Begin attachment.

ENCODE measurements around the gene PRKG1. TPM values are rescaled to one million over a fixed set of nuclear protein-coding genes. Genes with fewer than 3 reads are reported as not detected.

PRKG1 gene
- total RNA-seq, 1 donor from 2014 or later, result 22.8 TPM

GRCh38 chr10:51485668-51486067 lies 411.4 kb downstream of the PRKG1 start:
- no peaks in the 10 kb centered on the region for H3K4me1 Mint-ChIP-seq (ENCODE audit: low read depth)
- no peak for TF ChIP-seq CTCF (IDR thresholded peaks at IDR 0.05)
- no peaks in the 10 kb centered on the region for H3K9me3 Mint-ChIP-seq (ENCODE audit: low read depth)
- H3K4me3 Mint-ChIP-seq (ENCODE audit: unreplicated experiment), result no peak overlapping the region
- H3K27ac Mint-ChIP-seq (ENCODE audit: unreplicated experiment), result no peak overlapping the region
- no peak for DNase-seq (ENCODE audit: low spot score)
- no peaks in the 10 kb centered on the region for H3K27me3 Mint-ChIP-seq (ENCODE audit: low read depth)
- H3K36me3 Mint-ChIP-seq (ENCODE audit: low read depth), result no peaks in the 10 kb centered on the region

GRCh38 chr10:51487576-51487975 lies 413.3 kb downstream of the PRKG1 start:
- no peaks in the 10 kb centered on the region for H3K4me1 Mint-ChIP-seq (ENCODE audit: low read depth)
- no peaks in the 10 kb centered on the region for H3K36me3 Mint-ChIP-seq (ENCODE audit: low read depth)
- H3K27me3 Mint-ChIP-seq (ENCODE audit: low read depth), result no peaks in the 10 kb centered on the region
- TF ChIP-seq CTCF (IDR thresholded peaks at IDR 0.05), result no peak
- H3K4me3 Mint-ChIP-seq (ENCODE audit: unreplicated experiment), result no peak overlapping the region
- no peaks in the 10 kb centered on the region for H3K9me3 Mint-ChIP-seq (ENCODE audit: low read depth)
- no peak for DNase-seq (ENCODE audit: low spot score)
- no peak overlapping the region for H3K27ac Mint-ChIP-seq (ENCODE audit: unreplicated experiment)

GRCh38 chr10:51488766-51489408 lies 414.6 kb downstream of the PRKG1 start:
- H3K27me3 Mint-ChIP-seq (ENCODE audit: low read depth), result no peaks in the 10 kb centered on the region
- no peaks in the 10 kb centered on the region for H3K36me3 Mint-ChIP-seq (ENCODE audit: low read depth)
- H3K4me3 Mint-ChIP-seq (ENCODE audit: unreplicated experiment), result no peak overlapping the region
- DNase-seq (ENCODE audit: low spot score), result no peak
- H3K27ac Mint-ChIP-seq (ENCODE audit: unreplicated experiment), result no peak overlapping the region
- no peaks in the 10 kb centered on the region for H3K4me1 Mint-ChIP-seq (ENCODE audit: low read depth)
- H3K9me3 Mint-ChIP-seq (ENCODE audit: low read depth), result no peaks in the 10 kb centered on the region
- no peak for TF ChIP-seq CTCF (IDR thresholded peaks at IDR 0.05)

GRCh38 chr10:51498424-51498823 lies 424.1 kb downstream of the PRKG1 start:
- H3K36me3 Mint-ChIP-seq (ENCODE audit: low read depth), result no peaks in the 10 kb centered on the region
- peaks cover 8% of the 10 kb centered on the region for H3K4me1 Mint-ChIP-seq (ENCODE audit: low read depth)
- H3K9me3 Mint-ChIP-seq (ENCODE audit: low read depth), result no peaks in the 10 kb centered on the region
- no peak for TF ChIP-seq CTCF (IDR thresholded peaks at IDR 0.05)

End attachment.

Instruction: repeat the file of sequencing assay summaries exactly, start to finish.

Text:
ENCODE measurements around the gene PRKG1. TPM values are rescaled to one million over a fixed set of nuclear protein-coding genes. Genes with fewer than 3 reads are reported as not detected.

PRKG1 gene
- total RNA-seq, 1 donor from 2014 or later, result 22.8 TPM

GRCh38 chr10:51485668-51486067 lies 411.4 kb downstream of the PRKG1 start:
- no peaks in the 10 kb centered on the region for H3K4me1 Mint-ChIP-seq (ENCODE audit: low read depth)
- no peak for TF ChIP-seq CTCF (IDR thresholded peaks at IDR 0.05)
- no peaks in the 10 kb centered on the region for H3K9me3 Mint-ChIP-seq (ENCODE audit: low read depth)
- H3K4me3 Mint-ChIP-seq (ENCODE audit: unreplicated experiment), result no peak overlapping the region
- H3K27ac Mint-ChIP-seq (ENCODE audit: unreplicated experiment), result no peak overlapping the region
- no peak for DNase-seq (ENCODE audit: low spot score)
- no peaks in the 10 kb centered on the region for H3K27me3 Mint-ChIP-seq (ENCODE audit: low read depth)
- H3K36me3 Mint-ChIP-seq (ENCODE audit: low read depth), result no peaks in the 10 kb centered on the region

GRCh38 chr10:51487576-51487975 lies 413.3 kb downstream of the PRKG1 start:
- no peaks in the 10 kb centered on the region for H3K4me1 Mint-ChIP-seq (ENCODE audit: low read depth)
- no peaks in the 10 kb centered on the region for H3K36me3 Mint-ChIP-seq (ENCODE audit: low read depth)
- H3K27me3 Mint-ChIP-seq (ENCODE audit: low read depth), result no peaks in the 10 kb centered on the region
- TF ChIP-seq CTCF (IDR thresholded peaks at IDR 0.05), result no peak
- H3K4me3 Mint-ChIP-seq (ENCODE audit: unreplicated experiment), result no peak overlapping the region
- no peaks in the 10 kb centered on the region for H3K9me3 Mint-ChIP-seq (ENCODE audit: low read depth)
- no peak for DNase-seq (ENCODE audit: low spot score)
- no peak overlapping the region for H3K27ac Mint-ChIP-seq (ENCODE audit: unreplicated experiment)

GRCh38 chr10:51488766-51489408 lies 414.6 kb downstream of the PRKG1 start:
- H3K27me3 Mint-ChIP-seq (ENCODE audit: low read depth), result no peaks in the 10 kb centered on the region
- no peaks in the 10 kb centered on the region for H3K36me3 Mint-ChIP-seq (ENCODE audit: low read depth)
- H3K4me3 Mint-ChIP-seq (ENCODE audit: unreplicated experiment), result no peak overlapping the region
- DNase-seq (ENCODE audit: low spot score), result no peak
- H3K27ac Mint-ChIP-seq (ENCODE audit: unreplicated experiment), result no peak overlapping the region
- no peaks in the 10 kb centered on the region for H3K4me1 Mint-ChIP-seq (ENCODE audit: low read depth)
- H3K9me3 Mint-ChIP-seq (ENCODE audit: low read depth), result no peaks in the 10 kb centered on the region
- no peak for TF ChIP-seq CTCF (IDR thresholded peaks at IDR 0.05)

GRCh38 chr10:51498424-51498823 lies 424.1 kb downstream of the PRKG1 start:
- H3K36me3 Mint-ChIP-seq (ENCODE audit: low read depth), result no peaks in the 10 kb centered on the region
- peaks cover 8% of the 10 kb centered on the region for H3K4me1 Mint-ChIP-seq (ENCODE audit: low read depth)
- H3K9me3 Mint-ChIP-seq (ENCODE audit: low read depth), result no peaks in the 10 kb centered on the region
- no peak for TF ChIP-seq CTCF (IDR thresholded peaks at IDR 0.05)